I am a postdoc in the lab of Matthias Bethge in Tübingen. Previously, I was a Ph.D. student at the University of Amsterdam at the crossroads between deep learning, computer vision, and neuroscience, supervised by Arnold Smeulders. My background is in physics with a specialization in neuroscience.
My current research is focused on the problem that we have little knowledge about why Deep Networks perform so well and
which properties of the data they use to solve given tasks. I am working on understanding and improving
Deep Convolutional Networks by imposing additional structure on them. Carefully structured models can help us to open up the "black-box", so we can draw actual conclusions about what these networks learn, how they learn and when they will fail.
J.-H. Jacobsen, B. de Brabandere, A.W.M. Smeulders. Dynamic Steerable Blocks in Deep Residual Networks. BMVC, 2017. [Paper]
J.-H. Jacobsen, B. de Brabandere, A.W.M. Smeulders. Dynamic Steerable Frame Networks. Pre-print, 2017. [Paper]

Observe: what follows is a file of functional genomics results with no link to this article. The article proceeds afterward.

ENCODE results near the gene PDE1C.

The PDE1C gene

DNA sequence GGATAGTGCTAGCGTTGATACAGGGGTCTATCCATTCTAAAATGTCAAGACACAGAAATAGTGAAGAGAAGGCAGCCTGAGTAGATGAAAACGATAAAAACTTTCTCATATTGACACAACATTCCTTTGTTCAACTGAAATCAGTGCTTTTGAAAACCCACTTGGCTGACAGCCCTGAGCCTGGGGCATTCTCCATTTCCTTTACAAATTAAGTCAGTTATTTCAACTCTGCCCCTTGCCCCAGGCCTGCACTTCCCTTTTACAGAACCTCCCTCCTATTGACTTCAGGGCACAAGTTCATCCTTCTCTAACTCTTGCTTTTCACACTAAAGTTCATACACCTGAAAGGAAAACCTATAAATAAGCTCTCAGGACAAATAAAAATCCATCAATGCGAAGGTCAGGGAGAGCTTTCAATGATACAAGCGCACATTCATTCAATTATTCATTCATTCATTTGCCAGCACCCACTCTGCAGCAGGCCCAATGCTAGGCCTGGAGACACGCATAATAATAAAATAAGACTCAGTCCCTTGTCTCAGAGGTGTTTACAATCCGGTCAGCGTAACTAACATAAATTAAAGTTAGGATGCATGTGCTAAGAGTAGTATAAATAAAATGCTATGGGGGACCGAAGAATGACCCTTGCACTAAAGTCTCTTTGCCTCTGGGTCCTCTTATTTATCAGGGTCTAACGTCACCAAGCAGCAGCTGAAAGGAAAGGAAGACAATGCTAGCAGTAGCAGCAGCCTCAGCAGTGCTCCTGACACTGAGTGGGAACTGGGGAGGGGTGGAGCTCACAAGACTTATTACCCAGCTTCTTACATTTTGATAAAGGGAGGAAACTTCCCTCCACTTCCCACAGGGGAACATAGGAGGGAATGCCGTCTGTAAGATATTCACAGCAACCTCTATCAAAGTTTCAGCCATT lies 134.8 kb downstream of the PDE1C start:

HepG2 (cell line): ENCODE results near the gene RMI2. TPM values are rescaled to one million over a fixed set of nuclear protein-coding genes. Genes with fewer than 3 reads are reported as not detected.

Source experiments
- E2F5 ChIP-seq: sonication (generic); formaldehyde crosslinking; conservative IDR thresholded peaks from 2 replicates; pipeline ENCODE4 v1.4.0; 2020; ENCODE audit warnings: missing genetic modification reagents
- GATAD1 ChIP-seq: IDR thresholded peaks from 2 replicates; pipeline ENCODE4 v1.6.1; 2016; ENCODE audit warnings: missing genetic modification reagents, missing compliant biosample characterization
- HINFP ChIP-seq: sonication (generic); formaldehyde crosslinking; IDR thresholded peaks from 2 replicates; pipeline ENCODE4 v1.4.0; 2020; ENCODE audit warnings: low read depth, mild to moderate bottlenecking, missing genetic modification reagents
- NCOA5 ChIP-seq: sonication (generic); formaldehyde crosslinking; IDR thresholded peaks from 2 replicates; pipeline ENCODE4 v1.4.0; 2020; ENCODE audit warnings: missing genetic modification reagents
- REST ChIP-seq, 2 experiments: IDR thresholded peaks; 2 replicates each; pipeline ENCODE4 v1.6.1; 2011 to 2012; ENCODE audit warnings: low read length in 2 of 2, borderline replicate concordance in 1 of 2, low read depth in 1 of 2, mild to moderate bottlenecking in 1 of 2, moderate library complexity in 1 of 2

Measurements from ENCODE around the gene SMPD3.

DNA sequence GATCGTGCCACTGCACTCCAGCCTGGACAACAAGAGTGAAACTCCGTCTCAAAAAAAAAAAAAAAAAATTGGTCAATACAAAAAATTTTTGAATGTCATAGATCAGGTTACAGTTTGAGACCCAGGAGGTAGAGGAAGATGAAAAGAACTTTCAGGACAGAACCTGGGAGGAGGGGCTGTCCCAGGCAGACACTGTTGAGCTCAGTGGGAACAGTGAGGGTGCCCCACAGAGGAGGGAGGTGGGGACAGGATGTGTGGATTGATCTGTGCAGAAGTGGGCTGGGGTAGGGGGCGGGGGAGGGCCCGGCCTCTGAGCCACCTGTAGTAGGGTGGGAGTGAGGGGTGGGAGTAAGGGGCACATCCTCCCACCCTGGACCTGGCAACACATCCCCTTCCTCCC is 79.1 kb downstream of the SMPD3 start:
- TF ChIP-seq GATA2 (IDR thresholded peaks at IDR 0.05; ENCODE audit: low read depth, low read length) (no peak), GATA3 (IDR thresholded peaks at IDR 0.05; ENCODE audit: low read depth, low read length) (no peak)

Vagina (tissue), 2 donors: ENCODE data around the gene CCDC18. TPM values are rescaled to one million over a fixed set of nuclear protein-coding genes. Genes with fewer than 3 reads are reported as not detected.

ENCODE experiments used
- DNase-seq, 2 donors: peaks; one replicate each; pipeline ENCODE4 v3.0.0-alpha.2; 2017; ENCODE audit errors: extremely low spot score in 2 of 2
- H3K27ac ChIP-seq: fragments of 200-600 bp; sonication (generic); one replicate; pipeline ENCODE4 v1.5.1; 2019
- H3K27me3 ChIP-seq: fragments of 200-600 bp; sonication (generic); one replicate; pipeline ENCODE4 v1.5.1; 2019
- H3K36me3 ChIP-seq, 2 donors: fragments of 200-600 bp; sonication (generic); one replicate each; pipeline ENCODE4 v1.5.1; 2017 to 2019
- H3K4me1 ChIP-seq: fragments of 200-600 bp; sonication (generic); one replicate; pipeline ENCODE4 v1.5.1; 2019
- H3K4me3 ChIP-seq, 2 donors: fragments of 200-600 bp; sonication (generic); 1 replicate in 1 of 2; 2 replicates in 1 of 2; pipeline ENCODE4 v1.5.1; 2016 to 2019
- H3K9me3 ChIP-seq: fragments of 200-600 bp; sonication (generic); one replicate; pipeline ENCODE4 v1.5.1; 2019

J.-H. Jacobsen, A.W.M. Smeulders. Deep Learning for Neuroimage Classification. OHBM, 2015.
J.-H. Jacobsen, J. Stelzer, T. H. Fritz, G. Chételat, R. L. Joie, R. Turner. Why musical memory can be preserved in advanced Alzheimer's disease. Brain, 2015. [Paper] [Scientific commentary by Clark and Warren].
R. Turner, J.-H. Jacobsen. What stays when everything goes. OUPblog, 2015. Oxford University Press Blog.
Dynamic Steerable Frame Networks - Bert de Brabandere; ESAT, KU Leuven.
Large-scale fMRI Brain analysis - Max-Planck-Institute CBS, Leipzig; Max-Planck-Institute Kyb, Tübingen.
Alzheimer's and Musical Memory Preservation - Prof. Robert Turner; Max-Planck-Institute CBS, Leipzig.
Structured Receptive Field CNNs - Jan v. Gemert, TU Delft.
Centre for Integrative Neuroscience